Cal State U. Refuses to Lower Fall Tuition Despite Classes Remaining Online

Empty college classroom

The Cal State University system announced this week that it will not lower tuition for students across its 23 campuses this fall despite its decision to keep classes online. A majority of college students claim that the quality of their education declined when their courses moved online in March. Cal State Students will even be expected to pay campus-based fees for the fall semester.

According to a report by the College Fix, California State University will not lower its tuition for the fall semester despite its announcement that classes will continue online for the remainder of the calendar year. The university system claims that the decision to keep classes online was made to mitigate the spread of the Chinese virus.

Cal State spokesperson Toni Molle told the College Fix this week that the university system will not lower tuition. Molle even suggested that students will still be required to pay “campus-based mandatory fees” even though they will be taking their classes from home.

“There are no plans to reduce tuition and campus-based mandatory fees at this time,” Molle said. “One of the benefits of announcing our planning now is to allow for additional professional development opportunities for faculty and staff over the summer which lead to the best possible learning experience that we can provide for students.”

Breitbart News reported in April that 77 percent of college students believe that the quality of their education declined when their courses moved online in March.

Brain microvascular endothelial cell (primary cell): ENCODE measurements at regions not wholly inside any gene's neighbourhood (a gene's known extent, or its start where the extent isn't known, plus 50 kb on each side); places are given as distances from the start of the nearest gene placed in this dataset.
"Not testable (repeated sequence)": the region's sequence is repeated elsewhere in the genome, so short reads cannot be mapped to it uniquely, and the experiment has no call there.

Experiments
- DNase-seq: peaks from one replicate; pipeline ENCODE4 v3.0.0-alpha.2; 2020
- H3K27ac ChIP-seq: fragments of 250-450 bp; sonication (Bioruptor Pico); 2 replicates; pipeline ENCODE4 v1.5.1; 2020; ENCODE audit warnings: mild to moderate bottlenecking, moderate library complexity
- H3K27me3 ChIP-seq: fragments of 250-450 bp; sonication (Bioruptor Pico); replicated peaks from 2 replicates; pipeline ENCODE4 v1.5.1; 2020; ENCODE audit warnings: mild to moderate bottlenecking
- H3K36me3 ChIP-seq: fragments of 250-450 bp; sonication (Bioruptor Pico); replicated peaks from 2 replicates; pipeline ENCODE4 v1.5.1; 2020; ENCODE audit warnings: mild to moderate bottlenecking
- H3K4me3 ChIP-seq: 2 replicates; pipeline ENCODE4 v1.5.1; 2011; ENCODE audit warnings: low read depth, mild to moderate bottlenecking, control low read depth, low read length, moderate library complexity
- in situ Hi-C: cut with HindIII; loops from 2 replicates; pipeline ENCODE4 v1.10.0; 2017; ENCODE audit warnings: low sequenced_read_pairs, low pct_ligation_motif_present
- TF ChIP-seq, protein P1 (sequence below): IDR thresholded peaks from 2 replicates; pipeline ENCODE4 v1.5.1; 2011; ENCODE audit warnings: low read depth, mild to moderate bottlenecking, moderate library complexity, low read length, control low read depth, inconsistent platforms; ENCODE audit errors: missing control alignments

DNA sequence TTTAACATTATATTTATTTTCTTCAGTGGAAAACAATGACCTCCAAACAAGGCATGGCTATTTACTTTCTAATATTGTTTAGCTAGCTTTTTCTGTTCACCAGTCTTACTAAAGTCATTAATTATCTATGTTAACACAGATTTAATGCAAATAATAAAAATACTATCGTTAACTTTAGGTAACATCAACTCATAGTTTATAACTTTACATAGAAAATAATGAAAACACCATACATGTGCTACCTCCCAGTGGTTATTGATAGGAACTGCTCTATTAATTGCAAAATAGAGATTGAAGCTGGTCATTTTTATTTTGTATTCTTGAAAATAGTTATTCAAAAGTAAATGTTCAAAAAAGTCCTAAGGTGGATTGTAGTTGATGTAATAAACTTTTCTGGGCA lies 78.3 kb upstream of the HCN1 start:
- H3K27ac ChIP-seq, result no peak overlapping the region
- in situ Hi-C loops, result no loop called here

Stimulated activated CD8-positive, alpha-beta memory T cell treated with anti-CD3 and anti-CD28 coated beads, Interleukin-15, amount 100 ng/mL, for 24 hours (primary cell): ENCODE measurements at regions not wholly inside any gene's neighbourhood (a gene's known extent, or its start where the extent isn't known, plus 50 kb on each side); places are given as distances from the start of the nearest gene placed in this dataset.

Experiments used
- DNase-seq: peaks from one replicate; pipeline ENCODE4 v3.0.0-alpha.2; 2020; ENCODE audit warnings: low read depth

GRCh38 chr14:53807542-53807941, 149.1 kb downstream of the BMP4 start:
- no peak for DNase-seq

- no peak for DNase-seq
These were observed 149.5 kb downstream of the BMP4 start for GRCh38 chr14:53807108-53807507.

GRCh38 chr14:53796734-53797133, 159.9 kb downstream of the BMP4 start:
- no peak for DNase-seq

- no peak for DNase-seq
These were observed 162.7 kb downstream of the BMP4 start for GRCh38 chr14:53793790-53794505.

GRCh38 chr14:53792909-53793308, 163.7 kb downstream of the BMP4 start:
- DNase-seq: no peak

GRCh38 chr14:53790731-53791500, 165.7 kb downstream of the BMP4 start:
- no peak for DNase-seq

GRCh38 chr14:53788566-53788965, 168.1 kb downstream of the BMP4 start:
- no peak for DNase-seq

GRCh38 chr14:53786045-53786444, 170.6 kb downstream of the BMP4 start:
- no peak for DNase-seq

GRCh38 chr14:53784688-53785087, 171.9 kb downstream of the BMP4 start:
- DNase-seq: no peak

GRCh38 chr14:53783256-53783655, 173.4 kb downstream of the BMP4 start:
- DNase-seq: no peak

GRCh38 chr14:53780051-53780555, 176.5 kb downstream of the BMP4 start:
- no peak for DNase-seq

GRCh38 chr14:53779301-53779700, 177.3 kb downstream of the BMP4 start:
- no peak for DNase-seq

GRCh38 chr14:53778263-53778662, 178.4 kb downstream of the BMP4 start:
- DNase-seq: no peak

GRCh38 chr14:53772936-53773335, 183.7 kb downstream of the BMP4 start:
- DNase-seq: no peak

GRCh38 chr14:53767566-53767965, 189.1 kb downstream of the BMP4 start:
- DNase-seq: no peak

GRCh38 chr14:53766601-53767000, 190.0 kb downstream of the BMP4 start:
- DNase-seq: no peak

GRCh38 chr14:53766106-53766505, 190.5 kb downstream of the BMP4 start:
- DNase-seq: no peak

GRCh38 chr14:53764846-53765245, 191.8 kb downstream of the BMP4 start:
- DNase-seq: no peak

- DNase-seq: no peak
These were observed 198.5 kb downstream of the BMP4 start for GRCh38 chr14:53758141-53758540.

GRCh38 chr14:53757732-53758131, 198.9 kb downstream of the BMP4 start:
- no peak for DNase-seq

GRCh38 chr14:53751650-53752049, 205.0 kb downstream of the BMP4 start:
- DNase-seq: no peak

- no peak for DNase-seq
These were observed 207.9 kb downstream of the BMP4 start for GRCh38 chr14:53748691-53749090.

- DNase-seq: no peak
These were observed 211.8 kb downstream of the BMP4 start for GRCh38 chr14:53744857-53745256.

Breitbart News reported last week that New York University Professor Scott Galloway’s prediction about the future of higher education. Galloway, who had previously predicted that Amazon would purchase Whole Foods, argues that a few elite universities will monopolize higher education. Galloway argues that many universities and colleges are in a period of “hallucination” about their tuition prices.

“At universities, we’re having constant meetings, and we’ve all adopted this narrative of ‘This is unprecedented, and we’re in this together,’ which is Latin for ‘We’re not lowering our prices, bitches,’” Galloway said. “Universities are still in a period of consensual hallucination with each saying, ‘We’re going to maintain these prices for what has become, overnight, a dramatically less compelling product offering.’”


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